OK, so I haven't actually had the Korean tacos from the truck that started it all, but I've made some pretty mean kimchi quesadillas using their recipe (it's got sesame seeds and shiso, yum!), and had a killer off-the-menu bulgogi-hoagie at the Broadway Café in Detroit. I've even stuck cooked kalbi into soft corn tortillas with good results.
The problem comes when a great idea becomes such a big trend that the concept itself begins to trump the execution and the number of bad interpretations start to creep up on the good.
Case in point: Ducks Eatery in SPiN, a few blocks away from our office. The menu sure looks interesting: Korean Tacos ($9.50) with beef short rib, soybean aioli, oyster kimchi, cilantro and lime sound good, until you actually bite into one. Grisly, underseasoned meat, and dull, flat aioli. Even a giant pile of kimchi can't save the thing from the depths of blandness the meat sinks too. The Lamb Taco ($10.50) similarly manages to pack a bafflingly long list of ingredients—cumin, mint, pickled strawberries and cucumber, whole stem-on parsley leaves, and mung bean sprouts—into a sloppy, ill-conceived package completely devoid of flavor besides "blugh." You've really got to try hard to make such ridiculously overwrought, underthought food.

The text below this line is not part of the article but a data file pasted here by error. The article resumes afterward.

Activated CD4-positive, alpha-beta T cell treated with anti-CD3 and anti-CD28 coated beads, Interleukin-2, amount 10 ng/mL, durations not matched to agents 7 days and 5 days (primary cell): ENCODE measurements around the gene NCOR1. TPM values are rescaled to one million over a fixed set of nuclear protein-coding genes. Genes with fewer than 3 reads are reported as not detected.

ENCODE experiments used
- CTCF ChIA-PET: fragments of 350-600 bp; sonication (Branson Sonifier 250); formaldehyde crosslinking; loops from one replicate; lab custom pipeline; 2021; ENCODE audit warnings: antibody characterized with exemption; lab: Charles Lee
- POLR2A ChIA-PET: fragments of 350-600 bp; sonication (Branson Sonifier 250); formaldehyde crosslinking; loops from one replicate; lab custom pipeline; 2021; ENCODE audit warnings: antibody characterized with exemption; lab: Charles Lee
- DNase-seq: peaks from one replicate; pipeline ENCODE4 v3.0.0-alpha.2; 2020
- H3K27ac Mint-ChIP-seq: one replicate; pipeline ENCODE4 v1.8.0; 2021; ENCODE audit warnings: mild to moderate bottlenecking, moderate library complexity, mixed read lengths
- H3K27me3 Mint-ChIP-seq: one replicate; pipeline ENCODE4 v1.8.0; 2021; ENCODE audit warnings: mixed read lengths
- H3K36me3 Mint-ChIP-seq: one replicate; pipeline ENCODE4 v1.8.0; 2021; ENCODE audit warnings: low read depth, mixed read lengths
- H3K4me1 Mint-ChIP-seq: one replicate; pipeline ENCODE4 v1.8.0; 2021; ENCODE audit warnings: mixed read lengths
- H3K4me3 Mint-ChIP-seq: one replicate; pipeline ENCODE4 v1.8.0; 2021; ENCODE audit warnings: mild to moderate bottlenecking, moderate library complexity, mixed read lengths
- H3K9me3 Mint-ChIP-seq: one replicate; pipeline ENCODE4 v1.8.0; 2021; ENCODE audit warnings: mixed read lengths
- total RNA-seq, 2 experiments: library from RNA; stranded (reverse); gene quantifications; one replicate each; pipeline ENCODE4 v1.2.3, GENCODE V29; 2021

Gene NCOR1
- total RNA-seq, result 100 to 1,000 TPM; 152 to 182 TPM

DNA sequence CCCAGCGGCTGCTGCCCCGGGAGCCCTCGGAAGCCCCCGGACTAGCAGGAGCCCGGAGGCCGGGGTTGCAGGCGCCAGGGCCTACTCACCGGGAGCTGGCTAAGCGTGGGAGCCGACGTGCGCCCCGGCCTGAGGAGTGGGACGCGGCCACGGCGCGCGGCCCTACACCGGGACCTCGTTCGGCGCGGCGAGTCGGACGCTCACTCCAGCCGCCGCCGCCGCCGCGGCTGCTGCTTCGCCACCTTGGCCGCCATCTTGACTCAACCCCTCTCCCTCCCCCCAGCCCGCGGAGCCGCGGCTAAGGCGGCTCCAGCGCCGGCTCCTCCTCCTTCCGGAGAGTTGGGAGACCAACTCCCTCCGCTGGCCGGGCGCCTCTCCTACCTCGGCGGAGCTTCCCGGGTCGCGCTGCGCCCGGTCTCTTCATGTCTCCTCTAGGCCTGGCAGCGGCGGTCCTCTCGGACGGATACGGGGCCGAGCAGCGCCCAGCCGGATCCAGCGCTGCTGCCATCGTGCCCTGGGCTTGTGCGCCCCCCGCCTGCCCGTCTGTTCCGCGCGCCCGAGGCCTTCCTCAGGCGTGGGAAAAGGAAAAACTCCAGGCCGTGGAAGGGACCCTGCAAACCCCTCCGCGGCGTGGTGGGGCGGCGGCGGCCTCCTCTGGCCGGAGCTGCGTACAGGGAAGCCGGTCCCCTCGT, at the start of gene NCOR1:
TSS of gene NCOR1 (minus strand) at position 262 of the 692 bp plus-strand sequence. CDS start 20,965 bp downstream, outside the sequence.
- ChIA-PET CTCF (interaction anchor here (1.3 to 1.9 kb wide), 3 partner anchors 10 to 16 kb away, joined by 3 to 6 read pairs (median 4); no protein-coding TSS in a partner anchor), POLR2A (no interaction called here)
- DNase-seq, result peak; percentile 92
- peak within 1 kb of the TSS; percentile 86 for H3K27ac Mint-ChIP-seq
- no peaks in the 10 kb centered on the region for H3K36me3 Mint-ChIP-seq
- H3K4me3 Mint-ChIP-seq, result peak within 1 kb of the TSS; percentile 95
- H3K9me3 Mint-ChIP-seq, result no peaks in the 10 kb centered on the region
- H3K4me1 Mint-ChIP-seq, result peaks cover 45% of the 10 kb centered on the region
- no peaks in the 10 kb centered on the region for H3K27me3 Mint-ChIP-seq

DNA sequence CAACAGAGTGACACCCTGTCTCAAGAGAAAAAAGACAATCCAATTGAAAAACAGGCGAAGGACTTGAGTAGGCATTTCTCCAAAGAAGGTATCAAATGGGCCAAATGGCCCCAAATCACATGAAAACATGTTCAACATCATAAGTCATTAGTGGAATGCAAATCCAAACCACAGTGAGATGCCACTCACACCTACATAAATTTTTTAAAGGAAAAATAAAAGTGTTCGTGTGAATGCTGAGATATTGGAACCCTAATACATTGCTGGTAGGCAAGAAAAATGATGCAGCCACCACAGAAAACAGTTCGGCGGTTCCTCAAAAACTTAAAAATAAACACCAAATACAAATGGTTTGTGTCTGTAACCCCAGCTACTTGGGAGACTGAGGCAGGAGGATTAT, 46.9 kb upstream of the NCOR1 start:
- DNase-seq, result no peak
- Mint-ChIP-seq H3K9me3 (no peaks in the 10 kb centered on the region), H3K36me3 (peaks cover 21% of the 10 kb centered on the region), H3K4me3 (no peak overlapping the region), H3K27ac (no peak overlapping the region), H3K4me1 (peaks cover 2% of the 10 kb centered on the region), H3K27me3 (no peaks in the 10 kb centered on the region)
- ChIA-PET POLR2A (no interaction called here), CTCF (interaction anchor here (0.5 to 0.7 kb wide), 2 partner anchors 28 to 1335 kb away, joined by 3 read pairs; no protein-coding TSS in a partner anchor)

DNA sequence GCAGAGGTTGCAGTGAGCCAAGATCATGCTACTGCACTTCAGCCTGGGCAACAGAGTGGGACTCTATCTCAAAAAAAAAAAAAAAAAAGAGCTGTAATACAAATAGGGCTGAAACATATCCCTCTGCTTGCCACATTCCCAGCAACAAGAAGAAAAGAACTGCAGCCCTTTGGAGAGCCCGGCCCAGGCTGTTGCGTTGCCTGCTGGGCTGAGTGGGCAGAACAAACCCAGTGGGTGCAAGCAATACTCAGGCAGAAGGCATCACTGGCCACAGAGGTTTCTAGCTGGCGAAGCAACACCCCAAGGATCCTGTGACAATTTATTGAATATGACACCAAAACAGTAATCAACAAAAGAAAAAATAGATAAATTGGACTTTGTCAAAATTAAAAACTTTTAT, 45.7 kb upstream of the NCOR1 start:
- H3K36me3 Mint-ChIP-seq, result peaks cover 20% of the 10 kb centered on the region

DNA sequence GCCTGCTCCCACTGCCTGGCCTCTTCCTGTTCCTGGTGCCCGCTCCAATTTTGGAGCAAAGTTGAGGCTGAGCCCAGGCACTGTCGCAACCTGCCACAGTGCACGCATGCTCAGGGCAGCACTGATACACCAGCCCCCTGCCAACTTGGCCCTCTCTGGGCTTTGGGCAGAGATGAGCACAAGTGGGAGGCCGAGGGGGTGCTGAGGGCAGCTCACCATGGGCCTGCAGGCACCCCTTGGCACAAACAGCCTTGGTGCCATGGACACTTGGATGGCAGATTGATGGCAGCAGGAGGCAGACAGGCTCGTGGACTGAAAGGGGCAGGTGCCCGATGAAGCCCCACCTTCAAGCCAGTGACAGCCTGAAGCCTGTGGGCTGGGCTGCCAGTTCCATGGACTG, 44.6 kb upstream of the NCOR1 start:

When looking at the menu and eating the food, you get the distinct feeling that it was designed by a PR firm without the consultation of a chef. Trendy, sure, but completely, astoundingly amateur in preparation.
It's not like we haven't seen this happen before. In New York alone, Fusion sushi long ago underwent the transition from fun to passé to downright bad. The Cupcake Stop truck took uninspired cupcakes mobile. Rickshaw Dumplings brought street food to new levels of mediocrity. Maggie sampled about 15 mac and cheeses for her epic Mac & Cheese roundup, but only half of them were worth the calories.
Of course, all this is not to say that there isn't great fusion sushi, cupcakes, dumplings, or mac and cheese in the city—far from it! Only that there comes a watershed phase in the life of every trend in which the concept begins to wrest control from the flavor, and that's the stage at which we'd like it to stop, please.
What other trends have you noticed jump ship recently?